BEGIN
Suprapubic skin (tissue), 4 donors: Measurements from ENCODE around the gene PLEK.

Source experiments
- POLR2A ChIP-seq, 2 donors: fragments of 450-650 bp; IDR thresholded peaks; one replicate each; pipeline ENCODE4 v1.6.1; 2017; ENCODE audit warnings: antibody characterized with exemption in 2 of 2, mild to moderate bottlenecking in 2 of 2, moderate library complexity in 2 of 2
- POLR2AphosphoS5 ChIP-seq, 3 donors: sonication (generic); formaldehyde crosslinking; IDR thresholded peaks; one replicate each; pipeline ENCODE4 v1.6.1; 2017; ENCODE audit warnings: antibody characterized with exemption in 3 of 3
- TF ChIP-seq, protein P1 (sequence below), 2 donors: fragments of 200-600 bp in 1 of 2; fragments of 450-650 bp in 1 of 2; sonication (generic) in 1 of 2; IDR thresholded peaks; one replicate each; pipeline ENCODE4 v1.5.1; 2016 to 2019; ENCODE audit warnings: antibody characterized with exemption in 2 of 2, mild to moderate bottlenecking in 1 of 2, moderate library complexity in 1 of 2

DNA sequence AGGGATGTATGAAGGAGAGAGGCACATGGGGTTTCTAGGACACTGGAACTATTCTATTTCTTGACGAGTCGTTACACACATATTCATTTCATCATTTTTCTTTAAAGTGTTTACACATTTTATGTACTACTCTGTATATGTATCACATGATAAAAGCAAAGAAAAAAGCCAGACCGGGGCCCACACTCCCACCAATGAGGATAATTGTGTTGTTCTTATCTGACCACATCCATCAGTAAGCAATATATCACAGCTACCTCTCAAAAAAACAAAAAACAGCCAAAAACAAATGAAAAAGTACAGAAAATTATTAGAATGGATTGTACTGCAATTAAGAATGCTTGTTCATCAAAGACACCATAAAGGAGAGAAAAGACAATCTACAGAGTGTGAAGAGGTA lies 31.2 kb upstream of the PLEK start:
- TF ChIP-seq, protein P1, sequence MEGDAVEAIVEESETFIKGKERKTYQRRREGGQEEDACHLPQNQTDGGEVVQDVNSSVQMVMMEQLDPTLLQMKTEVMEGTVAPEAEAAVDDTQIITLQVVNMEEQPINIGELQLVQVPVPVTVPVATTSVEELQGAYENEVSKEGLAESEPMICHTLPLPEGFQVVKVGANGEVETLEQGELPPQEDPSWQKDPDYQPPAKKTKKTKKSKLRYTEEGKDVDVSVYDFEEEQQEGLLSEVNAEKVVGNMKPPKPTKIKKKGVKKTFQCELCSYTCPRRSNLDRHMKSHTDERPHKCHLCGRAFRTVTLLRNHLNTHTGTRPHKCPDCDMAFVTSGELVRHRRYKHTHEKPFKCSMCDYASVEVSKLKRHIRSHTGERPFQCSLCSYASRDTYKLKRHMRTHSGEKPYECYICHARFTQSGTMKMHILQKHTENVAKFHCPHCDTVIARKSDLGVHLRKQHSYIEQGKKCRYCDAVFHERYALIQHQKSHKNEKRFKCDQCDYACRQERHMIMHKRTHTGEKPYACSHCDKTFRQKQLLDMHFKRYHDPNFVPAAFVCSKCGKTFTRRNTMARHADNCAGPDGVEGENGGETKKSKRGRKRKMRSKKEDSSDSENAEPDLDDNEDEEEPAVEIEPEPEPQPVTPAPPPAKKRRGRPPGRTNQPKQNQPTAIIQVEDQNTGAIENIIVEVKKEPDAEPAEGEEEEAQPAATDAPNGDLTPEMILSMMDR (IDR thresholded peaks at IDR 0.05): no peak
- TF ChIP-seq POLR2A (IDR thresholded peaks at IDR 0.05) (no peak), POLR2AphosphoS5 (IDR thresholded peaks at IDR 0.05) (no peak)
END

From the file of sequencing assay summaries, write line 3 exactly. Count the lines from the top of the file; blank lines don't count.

- POLR2A ChIP-seq, 2 donors: fragments of 450-650 bp; IDR thresholded peaks; one replicate each; pipeline ENCODE4 v1.6.1; 2017; ENCODE audit warnings: antibody characterized with exemption in 2 of 2, mild to moderate bottlenecking in 2 of 2, moderate library complexity in 2 of 2